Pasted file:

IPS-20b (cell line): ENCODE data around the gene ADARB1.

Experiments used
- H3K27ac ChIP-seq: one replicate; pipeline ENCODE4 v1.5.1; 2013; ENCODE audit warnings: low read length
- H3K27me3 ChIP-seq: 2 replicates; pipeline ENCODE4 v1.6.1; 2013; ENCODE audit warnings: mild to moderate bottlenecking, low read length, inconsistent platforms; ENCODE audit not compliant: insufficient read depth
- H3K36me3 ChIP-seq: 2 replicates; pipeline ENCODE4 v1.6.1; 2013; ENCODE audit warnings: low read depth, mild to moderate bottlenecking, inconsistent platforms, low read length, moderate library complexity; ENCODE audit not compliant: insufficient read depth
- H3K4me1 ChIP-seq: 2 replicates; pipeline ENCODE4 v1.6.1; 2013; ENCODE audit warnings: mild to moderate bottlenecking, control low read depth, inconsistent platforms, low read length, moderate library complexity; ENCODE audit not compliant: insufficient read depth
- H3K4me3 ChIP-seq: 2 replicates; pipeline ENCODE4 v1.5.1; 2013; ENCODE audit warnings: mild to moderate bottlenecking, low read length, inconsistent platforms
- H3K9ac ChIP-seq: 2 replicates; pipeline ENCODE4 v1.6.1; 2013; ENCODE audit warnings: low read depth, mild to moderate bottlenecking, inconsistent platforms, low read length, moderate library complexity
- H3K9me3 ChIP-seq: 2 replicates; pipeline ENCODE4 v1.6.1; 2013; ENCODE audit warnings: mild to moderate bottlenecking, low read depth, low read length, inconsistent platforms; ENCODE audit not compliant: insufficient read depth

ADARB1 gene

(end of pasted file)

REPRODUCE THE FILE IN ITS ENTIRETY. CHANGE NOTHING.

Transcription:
IPS-20b (cell line): ENCODE data around the gene ADARB1.

Experiments used
- H3K27ac ChIP-seq: one replicate; pipeline ENCODE4 v1.5.1; 2013; ENCODE audit warnings: low read length
- H3K27me3 ChIP-seq: 2 replicates; pipeline ENCODE4 v1.6.1; 2013; ENCODE audit warnings: mild to moderate bottlenecking, low read length, inconsistent platforms; ENCODE audit not compliant: insufficient read depth
- H3K36me3 ChIP-seq: 2 replicates; pipeline ENCODE4 v1.6.1; 2013; ENCODE audit warnings: low read depth, mild to moderate bottlenecking, inconsistent platforms, low read length, moderate library complexity; ENCODE audit not compliant: insufficient read depth
- H3K4me1 ChIP-seq: 2 replicates; pipeline ENCODE4 v1.6.1; 2013; ENCODE audit warnings: mild to moderate bottlenecking, control low read depth, inconsistent platforms, low read length, moderate library complexity; ENCODE audit not compliant: insufficient read depth
- H3K4me3 ChIP-seq: 2 replicates; pipeline ENCODE4 v1.5.1; 2013; ENCODE audit warnings: mild to moderate bottlenecking, low read length, inconsistent platforms
- H3K9ac ChIP-seq: 2 replicates; pipeline ENCODE4 v1.6.1; 2013; ENCODE audit warnings: low read depth, mild to moderate bottlenecking, inconsistent platforms, low read length, moderate library complexity
- H3K9me3 ChIP-seq: 2 replicates; pipeline ENCODE4 v1.6.1; 2013; ENCODE audit warnings: mild to moderate bottlenecking, low read depth, low read length, inconsistent platforms; ENCODE audit not compliant: insufficient read depth

ADARB1 gene